Hello! Studio Dave again. Welcome to the second part of our in-depth exploration of how we made the awesome new hard plastic Abyssal Dwarfs. In yesterday’s blog I explained all about the early concepting stage and now we’re onto the good stuff: sculpting. Enough waffle, let’s dive straight into it…

After the concepts were finished and approved, this was all sent over to our supremely talented sculptor, Luigi Terzi. Luigi has worked on plastic kits in the past, so he has a great understanding of what’s required in order to have the parts work in that material. One of the major concerns that hard plastic has that since the molds are made from steel and the plastic doesn’t bend well, there cannot be undercuts – the mold has to close and open around the piece without going into it. This means that details on the side of the models have to be flat so that they work in the mold. This is different to resin and metal, which both have silicon or rubber molds that can bend around the pieces, so they can have details all over the place.

Using the concept art, Luigi sculpts the pieces for the sprue, adding details as he goes. Luigi developed ‘flames’ that appear as filigree on a lot of Abyssal Dwarf armour – so this became a visual staple of the range. The careful part of this process was ensuring that each piece fits on all of the bodies in the kit – so that any arm goes with any body. We had to add about 1/2mm of space to the shoulders on each side to stop the arms from hitting the legs too much and limiting the poses you could make. It sounds like a small change, but it makes a large difference when you’re working with the models. We also check with Luigi and on 3D prints that everything ranks up – this is a requirement of any units we produce.

One of the questions on the new sprue was why we’re leaning more towards ten-man (or dwarf, in this case) sprues rather than fives, or less. In the short run, it’s a larger investment for us, but in the long run it goes towards keeping the kits inexpensive for you guys and saves a lot on packaging (and thus shipping and the environment), too! Each time we do a new sprue, we work off what we learned from the previous ones. For example, one piece of feedback from the lovely Northern Alliance Clansmen Sprue is that they could do with just a couple of extra heads so you had a little more choice, rather than exactly the same number of heads as models. So, the new Blacksouls sprue comes with thirteen heads, one of which is fancy enough to use for a commander. We made sure to include some extra parts of the sprue so that you could build the leader point for using them in your games of Kings of War too.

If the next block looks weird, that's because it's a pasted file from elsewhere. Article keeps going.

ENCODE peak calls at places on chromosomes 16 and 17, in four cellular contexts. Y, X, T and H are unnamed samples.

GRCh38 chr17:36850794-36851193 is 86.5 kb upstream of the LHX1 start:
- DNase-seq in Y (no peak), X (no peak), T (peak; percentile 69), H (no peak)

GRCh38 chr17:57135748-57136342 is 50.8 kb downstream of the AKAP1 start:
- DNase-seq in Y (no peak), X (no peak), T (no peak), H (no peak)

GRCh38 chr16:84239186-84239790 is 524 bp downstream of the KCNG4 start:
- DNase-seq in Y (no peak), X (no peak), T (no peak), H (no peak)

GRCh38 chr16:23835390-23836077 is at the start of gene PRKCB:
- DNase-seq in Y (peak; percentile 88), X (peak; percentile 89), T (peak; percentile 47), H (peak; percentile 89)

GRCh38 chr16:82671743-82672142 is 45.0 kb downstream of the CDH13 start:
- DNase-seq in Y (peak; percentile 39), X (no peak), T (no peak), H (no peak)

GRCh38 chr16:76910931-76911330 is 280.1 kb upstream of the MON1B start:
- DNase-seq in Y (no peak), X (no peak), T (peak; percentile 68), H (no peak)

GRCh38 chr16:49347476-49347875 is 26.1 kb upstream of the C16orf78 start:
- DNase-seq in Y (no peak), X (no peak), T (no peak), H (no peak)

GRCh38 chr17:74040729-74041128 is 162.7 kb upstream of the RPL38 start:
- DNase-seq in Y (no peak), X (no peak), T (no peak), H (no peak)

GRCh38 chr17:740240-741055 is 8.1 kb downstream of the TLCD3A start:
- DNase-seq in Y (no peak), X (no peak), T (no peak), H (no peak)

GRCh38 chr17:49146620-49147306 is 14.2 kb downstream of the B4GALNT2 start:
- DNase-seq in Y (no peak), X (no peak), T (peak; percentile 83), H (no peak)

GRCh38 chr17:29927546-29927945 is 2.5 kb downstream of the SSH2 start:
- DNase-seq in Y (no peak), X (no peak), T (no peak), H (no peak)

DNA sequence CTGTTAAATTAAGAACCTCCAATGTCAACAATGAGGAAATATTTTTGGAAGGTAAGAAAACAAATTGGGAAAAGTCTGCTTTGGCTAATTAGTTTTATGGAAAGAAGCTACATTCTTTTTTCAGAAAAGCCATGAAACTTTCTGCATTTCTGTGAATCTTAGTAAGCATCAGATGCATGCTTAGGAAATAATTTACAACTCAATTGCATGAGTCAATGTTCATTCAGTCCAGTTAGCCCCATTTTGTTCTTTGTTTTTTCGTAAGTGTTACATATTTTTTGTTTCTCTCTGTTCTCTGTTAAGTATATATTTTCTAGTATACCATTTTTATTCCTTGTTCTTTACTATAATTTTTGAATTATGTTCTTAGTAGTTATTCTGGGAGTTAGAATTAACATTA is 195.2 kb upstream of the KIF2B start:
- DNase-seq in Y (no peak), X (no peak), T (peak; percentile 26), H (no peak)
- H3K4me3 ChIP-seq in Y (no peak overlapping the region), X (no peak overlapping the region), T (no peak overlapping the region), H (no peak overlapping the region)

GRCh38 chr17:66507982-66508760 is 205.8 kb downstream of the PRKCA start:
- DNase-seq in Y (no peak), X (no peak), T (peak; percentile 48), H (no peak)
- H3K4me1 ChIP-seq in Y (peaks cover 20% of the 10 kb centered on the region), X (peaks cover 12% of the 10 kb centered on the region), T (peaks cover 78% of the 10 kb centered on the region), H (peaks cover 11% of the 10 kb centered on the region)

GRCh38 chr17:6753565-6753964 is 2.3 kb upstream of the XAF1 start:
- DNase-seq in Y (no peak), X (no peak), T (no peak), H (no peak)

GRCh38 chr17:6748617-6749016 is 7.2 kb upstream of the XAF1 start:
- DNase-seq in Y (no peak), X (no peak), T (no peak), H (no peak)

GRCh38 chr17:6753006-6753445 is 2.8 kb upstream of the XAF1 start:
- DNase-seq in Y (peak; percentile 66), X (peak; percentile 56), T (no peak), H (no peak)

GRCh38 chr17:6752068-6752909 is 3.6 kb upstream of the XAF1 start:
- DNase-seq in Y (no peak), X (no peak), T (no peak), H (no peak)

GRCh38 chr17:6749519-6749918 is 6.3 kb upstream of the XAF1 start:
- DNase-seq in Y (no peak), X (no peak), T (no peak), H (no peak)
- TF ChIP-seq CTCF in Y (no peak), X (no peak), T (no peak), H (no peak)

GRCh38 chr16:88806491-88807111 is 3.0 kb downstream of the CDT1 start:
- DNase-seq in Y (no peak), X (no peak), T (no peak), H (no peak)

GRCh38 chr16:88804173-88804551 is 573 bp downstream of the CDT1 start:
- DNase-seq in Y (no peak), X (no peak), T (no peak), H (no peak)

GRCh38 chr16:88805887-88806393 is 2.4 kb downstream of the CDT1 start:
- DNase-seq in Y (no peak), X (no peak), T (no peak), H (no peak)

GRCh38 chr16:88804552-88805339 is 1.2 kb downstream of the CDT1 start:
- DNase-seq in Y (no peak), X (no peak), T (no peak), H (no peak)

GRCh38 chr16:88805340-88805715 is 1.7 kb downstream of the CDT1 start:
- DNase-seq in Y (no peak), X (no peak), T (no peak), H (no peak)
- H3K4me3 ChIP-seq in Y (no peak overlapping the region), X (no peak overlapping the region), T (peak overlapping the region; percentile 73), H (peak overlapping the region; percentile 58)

We worked with the tooling company in China to fit all of the parts on a couple of frames. These are both inside the mold, so each time we order one, we get both frames of parts. There’s a lot of thought put into the size of this frame, as a small change in the measurements can stop it from fitting in the box! Ideally, a regiment should fit into one of our standard sized boxes. This is the ‘glamourous’ side of wargaming you don’t often see.

There are then lot of approvals and back and forth at this point as each file is amended to fit onto the sprue and then checked carefully at our end to make sure that they still do what they need to. Sometimes you have to compromise a little, losing a rivet here and there, to get the parts to work properly. The toolers had to add an extra piece to the mold (a slide core) to give one of the mutated mastiffs horns, for example. Plus, a couple of shields had to be taken off their arms to keep the detail on them when they cast. So these were spread out on the sprue and labelled, which means you can tell which part goes where.

All of this work – which at this point has taken several months – culminates in the test shot. This is the first time the mold has plastic injected into it and we are sent the results – the very first sprue. At this point, it was around October 2019 when we could hold one of these for the first time.  These are built and checked (I swear it’s work, honest!) and were then sent off for painting. This is also a final opportunity to spot anything that’s not quite right and get it fixed.

Speaking of production, that’s the final step. It takes a couple of months after approval for the thousands of sprues to be produced and make it across the world to our warehouse in Nottingham. By the time this has happened, I’ve usually forgotten most of the work on the sprue and have been focused on seventeen other things since (which are squeakret, so shhh!). The Abyssal Dwarfs now being happily packed into boxes and will be on their way to equally happy players soon.